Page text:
Columnist reflects on spring break plans—or a lack thereof
By Aly Gordon ’13
March 16. This date, to the average passerby, is nothing special—merely a blip on their ever-changing radar. They dismiss it with a wave of the hand, a shake of the head, easily returning to their day-to-day lives without a second thought. Little do they know, though, that this date is not simply the Luithuanian day of the Book Smugglers, nor is it just another Latvian Legion Day. Rather, this day marks the start of something momentous, something crucial, something historic: It kicks off Upper Arlington’s oh-so-anticipated spring break.
As this celebratory day draws near, students, myself included, cannot help but join in the growing excitement. The halls are abuzz, not only with animated chatter, but with the notion that freedom is close on the horizon. However, one question—one simple, unintentionally powerful question—never fails to knock me and many others from our euphoric pedestal.
“Where are you going for spring break?”
Bam. Back to reality. This question, though certainly harmless in nature, is yet another reminder of my less-than-exciting spring break plans. While my peers are soaking up the sun on the white, sandy beaches of Siesta Key, climbing Mount Kilimanjaro and site-seeing in Paris, I shall be roosting at home, forced to watch culturally-enlightening films at the whim of my staycation-crazed mother.
And thus, with the acceptance of this unfortunate truth, the spring break blues fast commence. Although these blues sound painfully boring, you must—out of your own self-respect—make the most of them. I am not an expert on the matter, though I have several tips on improving this seemingly bleak situation:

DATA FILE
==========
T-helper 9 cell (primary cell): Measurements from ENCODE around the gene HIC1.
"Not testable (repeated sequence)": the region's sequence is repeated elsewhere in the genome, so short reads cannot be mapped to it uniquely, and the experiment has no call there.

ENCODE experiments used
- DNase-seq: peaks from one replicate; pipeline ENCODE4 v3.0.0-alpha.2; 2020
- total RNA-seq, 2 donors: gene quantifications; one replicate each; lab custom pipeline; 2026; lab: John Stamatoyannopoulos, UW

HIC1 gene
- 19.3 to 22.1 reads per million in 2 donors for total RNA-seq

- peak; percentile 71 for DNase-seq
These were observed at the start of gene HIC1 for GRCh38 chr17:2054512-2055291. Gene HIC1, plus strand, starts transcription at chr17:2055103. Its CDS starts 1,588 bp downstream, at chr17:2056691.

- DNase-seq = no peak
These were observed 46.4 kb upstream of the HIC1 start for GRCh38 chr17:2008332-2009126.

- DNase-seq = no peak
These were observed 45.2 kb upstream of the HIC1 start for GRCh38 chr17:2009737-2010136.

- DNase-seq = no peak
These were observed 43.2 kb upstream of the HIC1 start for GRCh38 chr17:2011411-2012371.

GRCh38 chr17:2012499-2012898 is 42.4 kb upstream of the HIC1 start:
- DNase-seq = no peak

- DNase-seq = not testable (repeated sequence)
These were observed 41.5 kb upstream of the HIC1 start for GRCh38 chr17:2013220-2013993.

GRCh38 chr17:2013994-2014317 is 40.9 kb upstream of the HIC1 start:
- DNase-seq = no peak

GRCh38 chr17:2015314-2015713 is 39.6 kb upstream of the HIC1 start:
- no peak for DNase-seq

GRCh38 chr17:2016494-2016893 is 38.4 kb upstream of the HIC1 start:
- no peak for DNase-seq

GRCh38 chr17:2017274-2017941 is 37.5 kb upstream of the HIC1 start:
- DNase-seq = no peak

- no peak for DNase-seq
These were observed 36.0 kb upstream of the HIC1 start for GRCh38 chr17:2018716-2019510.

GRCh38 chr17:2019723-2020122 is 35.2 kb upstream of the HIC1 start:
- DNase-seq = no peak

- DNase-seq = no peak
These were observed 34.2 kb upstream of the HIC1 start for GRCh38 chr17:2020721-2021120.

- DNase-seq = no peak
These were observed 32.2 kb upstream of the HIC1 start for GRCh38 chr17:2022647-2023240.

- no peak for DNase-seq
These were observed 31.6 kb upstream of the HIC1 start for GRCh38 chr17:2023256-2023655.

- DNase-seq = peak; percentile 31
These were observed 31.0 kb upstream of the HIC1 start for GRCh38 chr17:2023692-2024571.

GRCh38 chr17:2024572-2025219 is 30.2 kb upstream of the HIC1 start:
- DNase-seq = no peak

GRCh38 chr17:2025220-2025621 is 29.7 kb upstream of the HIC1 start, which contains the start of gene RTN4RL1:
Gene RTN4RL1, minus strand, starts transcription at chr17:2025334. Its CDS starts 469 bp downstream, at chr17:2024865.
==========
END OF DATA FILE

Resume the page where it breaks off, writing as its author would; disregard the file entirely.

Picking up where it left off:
1) Remember— you are not alone. In a survey of 67 students, only 40 said that they were leaving the Buckeye state, and of that number, only 8 leaving the U.S.
2) Despite the incessant urgings of both Kathy Lee and Hoda of the Today Show, do not—I repeat, do not—go on a staycation. Staycation is simply an imaginary concept invented by the media in their fervent quest for ratings. You may have eaten 10 pounds of General Tso’s chicken, watched three Chinese films and mastered the art of chopsticks, but you are still in Ohio, whether or not you like it.
3) Stay off Facebook, Twitter, Tumblr, or any social networking site, for that matter. The last thing you need is to see the never-ending stream of happy-go-lucky statuses, ranging from the typical “Off to the beach!!! 🙂 #loveflorida” to the slightly more tasteful “Mexico bound <3; .”
4) Although Keeping up With the Kardashians and TLC’s Hoarders are calling your name, you must triumph over that beckoning remote, over the tempting-yet-unyeilding clutches of your family-room couch. I know it sounds crazy, even treasonous, but you could read a book. You know—books? Those rectangle things with, like, all those pages and words and stuff?
5) Last but certainly not least, take many a bubble bath. Don’t question, just do it.
Seeing as these tips are based solely on my own experience, they may work more or less for certain people. However, I can, in fact, offer students one sure-fire piece of advice: Remain optimistic. Look at this experience not as a week-long prison sentence, but as a way to avoid those notorious UV rays, an unexpected breakdown at a truckstop in Middleofnowhere, Tennessee, or that awkward moment when the TSA agents pat you down. Do yourself a favor: Don’t let the spring break blues bog you down.